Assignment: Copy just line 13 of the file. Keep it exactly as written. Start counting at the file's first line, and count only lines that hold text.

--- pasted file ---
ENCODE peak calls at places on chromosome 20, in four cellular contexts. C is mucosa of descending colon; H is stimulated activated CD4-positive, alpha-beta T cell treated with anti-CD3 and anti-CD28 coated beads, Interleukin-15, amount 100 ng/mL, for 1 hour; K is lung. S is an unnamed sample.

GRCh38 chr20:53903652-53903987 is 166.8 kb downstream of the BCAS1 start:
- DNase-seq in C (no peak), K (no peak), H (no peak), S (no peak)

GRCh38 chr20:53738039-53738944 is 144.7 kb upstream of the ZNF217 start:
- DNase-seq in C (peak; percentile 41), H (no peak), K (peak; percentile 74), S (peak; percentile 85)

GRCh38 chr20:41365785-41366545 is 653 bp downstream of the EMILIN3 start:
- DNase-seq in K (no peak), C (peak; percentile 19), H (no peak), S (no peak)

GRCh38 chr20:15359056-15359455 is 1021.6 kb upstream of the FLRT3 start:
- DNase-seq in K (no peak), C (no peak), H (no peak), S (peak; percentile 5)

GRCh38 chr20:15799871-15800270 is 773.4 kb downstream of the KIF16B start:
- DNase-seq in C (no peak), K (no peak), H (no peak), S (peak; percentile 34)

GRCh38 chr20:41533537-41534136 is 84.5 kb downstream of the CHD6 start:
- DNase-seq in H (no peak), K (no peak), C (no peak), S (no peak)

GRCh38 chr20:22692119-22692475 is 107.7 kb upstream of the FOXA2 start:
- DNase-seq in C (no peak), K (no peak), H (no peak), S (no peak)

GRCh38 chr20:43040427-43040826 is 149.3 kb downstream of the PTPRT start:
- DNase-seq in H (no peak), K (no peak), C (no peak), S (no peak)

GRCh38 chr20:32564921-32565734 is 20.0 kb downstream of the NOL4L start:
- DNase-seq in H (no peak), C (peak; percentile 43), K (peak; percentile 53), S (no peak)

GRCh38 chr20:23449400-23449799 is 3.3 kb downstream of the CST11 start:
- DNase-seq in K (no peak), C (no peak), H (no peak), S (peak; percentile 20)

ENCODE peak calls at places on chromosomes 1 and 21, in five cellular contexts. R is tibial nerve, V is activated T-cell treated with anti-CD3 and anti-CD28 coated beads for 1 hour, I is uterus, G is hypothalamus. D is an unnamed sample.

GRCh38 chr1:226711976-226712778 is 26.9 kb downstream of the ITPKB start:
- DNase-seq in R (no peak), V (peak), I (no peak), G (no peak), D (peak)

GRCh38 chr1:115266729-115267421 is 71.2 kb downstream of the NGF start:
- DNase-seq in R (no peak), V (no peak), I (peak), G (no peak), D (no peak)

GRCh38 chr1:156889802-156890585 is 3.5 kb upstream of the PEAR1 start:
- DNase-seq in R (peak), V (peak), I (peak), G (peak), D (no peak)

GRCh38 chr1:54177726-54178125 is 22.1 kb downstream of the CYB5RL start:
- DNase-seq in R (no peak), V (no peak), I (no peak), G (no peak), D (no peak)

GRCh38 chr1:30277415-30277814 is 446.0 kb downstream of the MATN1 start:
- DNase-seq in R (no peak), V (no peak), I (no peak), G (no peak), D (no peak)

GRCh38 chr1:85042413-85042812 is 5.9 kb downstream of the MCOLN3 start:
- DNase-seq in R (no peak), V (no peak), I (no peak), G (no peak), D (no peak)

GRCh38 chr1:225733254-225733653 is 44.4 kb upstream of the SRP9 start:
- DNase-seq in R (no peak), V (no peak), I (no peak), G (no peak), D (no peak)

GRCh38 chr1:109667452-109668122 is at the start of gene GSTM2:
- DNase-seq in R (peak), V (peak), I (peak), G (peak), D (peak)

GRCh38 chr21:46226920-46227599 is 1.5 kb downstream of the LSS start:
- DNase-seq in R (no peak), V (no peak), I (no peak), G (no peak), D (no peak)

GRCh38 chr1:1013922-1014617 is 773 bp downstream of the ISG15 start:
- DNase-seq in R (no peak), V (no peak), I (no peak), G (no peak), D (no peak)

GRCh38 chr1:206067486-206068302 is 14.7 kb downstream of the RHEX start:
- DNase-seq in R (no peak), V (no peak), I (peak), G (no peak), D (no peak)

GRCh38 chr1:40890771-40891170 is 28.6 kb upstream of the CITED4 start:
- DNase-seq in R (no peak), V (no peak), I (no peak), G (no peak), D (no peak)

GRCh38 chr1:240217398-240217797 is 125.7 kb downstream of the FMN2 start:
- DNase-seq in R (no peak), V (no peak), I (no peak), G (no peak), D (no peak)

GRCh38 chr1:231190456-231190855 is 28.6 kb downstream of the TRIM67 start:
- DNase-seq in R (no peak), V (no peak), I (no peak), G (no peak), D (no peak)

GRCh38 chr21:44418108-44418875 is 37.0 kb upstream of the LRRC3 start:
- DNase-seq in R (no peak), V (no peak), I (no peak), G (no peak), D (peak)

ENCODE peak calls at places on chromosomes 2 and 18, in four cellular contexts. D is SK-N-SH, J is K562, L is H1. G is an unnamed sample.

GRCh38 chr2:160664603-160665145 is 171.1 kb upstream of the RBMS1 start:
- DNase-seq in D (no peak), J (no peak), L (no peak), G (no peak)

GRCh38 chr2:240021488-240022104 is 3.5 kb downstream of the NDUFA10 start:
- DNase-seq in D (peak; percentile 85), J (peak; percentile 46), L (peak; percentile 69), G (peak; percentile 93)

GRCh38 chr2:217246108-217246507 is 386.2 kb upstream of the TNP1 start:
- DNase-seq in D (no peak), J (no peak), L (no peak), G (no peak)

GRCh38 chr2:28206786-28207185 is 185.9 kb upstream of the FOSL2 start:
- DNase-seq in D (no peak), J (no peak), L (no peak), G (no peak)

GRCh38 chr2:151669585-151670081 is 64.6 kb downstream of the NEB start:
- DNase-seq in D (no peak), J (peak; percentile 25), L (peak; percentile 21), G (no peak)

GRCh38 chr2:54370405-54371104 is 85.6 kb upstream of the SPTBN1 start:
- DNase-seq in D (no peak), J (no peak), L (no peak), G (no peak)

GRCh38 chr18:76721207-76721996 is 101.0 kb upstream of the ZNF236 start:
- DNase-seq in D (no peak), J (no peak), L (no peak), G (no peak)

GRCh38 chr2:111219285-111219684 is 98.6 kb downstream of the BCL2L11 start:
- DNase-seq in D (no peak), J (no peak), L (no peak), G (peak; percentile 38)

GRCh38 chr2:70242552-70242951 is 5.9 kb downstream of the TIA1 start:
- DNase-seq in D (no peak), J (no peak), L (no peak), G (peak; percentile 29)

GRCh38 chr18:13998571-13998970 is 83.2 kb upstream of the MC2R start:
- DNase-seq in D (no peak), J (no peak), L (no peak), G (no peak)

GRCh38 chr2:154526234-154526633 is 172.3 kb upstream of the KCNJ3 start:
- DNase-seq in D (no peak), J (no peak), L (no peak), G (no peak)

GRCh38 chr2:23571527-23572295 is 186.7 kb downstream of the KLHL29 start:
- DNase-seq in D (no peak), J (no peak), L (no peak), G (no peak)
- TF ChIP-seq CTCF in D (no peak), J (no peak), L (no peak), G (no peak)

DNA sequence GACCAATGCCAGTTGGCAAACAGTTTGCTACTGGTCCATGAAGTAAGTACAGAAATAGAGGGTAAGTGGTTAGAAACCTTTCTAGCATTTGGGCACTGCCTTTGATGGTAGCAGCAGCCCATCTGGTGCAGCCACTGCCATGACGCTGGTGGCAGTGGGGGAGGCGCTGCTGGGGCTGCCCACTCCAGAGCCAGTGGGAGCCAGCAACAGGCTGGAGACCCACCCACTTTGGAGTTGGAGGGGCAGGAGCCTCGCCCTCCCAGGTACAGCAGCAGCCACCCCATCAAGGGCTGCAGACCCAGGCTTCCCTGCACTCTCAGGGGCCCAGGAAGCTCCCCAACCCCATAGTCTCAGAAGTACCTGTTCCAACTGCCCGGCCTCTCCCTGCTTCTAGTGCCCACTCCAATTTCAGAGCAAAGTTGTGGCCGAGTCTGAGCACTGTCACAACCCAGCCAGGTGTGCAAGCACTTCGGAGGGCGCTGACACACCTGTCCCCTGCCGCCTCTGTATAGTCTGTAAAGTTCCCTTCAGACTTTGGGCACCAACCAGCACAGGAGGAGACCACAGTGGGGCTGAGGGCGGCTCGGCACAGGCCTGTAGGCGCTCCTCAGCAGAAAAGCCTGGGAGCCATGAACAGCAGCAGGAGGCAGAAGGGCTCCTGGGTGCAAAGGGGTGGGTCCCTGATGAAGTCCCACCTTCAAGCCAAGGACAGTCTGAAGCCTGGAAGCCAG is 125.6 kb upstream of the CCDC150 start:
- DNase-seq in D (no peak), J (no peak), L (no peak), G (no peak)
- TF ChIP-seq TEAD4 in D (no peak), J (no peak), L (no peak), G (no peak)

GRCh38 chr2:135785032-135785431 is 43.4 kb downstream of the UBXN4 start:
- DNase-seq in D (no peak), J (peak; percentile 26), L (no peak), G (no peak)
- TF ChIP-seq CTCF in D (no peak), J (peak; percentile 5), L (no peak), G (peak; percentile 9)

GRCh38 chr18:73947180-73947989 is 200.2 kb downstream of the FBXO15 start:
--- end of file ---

- DNase-seq in H (no peak), K (no peak), C (no peak), S (no peak)